Sloppy Orioles lose opener in Anaheim as Matusz drops his 12th straight decision

ANAHEIM, Calif. -- Brian Matusz's nightmarish stretch seemingly won't end as his personal losing streak tumbles on.

The 25-year-old left-hander was touched up again in the Orioles' 6-3 loss to the Los Angeles Angels on Friday night and has now dropped 12 consecutive decisions – the longest active streak in the major leagues and second longest in the history of the franchise.

"I thought he was better. A little better each time he has pitched since the first one," manager Buck Showalter said. "A little crisper -- the command was a little better. It got away from him there a little bit at the end."

Matusz allowed base runners in five of the six innings in which he pitched, but actually headed into the sixth having given up just three runs. Then it got ugly.

He gave up an infield single and two walks to start the inning – including a free pass to Erick Aybar, who was feverishly attempting to bunt – and was pulled after his 100th pitch. Darren O'Day entered and surrendered a two-run double to Howie Kendrick. A third run scored on a throwing error by Adam Jones, the Orioles' third error of the game.

The Orioles originally were charged with four errors, but a scoring change late in the night turned an errant throw by Matt Wieters on a bunt into a single. It would have been the first time the Orioles had committed four errors in a game since Aug. 12, 2008, at Cleveland.

Still, it was another brutal defensive performance for the Orioles, who have made 13 errors during this eight-game road trip and are tied with the San Francisco Giants for the most errors in the majors with 16.

Second baseman Robert Andino made two throwing errors, including one on a tough play that could have been scored a hit.

"This is baseball," Andino said. "You are always going to have your ups and downs. But the plays for me I know I should have made them easy, so those errors are me, my fault. I'll take them. I should have made them. They're on me. My errors. I should have made them."

Is the defense pressing?

"We don't try to put no pressure on ourselves," Andino said. "We don't want the game to go like that, but it's baseball sometimes. The plays, I should have made mine, I'm pissed off."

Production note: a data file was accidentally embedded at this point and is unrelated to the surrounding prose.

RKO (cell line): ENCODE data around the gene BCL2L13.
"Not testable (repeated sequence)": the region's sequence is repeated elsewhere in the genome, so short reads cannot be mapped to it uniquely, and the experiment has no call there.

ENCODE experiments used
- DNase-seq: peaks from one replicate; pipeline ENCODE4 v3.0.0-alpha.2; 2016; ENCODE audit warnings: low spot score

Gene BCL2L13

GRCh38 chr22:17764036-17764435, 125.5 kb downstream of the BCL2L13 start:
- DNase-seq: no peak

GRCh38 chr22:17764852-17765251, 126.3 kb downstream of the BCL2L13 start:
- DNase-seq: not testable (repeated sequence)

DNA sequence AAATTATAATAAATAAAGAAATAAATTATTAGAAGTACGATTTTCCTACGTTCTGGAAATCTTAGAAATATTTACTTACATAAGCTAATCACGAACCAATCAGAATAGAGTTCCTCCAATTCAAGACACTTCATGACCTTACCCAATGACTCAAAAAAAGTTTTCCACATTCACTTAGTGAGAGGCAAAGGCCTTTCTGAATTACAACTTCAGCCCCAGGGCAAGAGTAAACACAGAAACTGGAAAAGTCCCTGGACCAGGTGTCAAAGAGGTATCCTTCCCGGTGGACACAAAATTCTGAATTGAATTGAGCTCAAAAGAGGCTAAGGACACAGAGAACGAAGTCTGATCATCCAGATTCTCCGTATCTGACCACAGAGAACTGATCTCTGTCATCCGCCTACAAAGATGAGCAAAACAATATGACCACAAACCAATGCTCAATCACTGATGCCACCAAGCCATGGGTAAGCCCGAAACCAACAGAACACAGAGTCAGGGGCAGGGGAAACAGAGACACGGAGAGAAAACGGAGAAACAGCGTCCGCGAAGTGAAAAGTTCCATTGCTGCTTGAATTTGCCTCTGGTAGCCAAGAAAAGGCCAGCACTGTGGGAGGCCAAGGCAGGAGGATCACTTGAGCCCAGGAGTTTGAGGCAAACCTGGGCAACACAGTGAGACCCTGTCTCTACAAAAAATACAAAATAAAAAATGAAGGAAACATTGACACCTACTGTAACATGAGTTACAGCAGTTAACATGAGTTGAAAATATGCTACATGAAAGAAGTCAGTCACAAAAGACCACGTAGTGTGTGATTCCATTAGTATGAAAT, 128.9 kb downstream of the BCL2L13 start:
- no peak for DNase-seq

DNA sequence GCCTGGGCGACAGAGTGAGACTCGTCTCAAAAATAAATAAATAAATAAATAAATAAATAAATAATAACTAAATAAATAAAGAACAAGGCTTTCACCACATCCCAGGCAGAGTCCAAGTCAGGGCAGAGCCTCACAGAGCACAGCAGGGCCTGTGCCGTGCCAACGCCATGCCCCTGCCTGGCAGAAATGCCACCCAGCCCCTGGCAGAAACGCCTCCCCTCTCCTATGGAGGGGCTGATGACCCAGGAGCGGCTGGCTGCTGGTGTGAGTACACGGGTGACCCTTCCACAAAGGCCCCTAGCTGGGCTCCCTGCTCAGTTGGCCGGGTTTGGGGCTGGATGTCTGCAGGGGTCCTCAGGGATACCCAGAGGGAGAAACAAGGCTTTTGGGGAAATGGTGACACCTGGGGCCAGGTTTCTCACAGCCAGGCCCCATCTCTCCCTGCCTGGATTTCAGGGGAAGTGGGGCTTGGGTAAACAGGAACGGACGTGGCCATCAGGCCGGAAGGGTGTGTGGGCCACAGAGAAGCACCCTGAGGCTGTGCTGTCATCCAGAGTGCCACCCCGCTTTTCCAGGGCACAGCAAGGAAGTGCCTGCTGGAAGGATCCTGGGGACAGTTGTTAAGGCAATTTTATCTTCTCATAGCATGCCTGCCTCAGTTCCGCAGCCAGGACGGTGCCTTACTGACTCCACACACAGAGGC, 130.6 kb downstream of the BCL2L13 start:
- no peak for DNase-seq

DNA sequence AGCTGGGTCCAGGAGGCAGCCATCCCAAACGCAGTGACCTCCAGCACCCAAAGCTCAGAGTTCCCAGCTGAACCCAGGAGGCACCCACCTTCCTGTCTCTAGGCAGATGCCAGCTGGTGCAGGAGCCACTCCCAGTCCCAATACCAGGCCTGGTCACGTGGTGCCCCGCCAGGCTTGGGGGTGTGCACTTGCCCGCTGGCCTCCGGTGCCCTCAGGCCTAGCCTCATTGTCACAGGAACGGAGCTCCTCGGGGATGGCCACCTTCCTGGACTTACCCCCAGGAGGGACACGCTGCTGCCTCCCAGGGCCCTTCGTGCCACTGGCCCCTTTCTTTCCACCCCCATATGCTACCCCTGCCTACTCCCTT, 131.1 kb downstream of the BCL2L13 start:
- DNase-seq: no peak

The shoddy defense didn't make the night any easier on Matusz, who allowed six runs (four earned) on nine hits and three walks, one an intentional pass to Albert Pujols, while striking out a season-best six.

"The defense has been great behind me," Matusz said. "The guys made some good plays today too. It's out of my control. For me I need to pound the zone better and be able to throw up more zeros."

In three starts this season, Matusz has lasted just 14 2/3 innings, giving up 21 hits, 11 walks and 13 earned runs. His season ERA actually dropped Friday from 8.38 to 7.98. And that's better than his 2011 ERA of 10.69, which was the highest in the history of major league baseball for someone who made at least 10 starts.

Dating to June 10, 2011, a span of 13 starts, Matusz is 0-12 with an 11.64 ERA. The only stretch of losing longer than Matusz's was turned in by Mike Boddicker in 1987-1988, when he lost 14 consecutive.

"I made some good pitches today," he said. "But I also didn't make some pitches when I needed to. I tried to come inside with the fastball a few times and left it over the plate. And that hurt me. And then in the sixth inning that leadoff walk really killed. So I definitely need to go deeper in games."

Matusz believes he's getting closer to being better.

"I definitely made some improvements in this start over the last [time out]," he said. "[I] threw some nice changeups and some nice sliders down in the zone and felt like I had pretty good command of the fastball today I am just not putting it all together right now."

The Orioles' offense didn't sparkle either on Friday night. Angels pitcher Jerome Williams, who entered the game with a 16.87 ERA, allowed just three runs in 6 2/3 innings. He had given up just one run – on a single by J.J. Hardy in the third – before Nolan Reimold hit a two-run homer in the seventh to chase Williams.

It was Reimold's fifth homer, tying Adam Jones for the team lead, and his club-leading 10th RBI. Reimold also doubled and singled in five at-bats, an impressive return after missing a day because of neck spasms. Reimold is 12-for-25 (.480) with five homers on the trip

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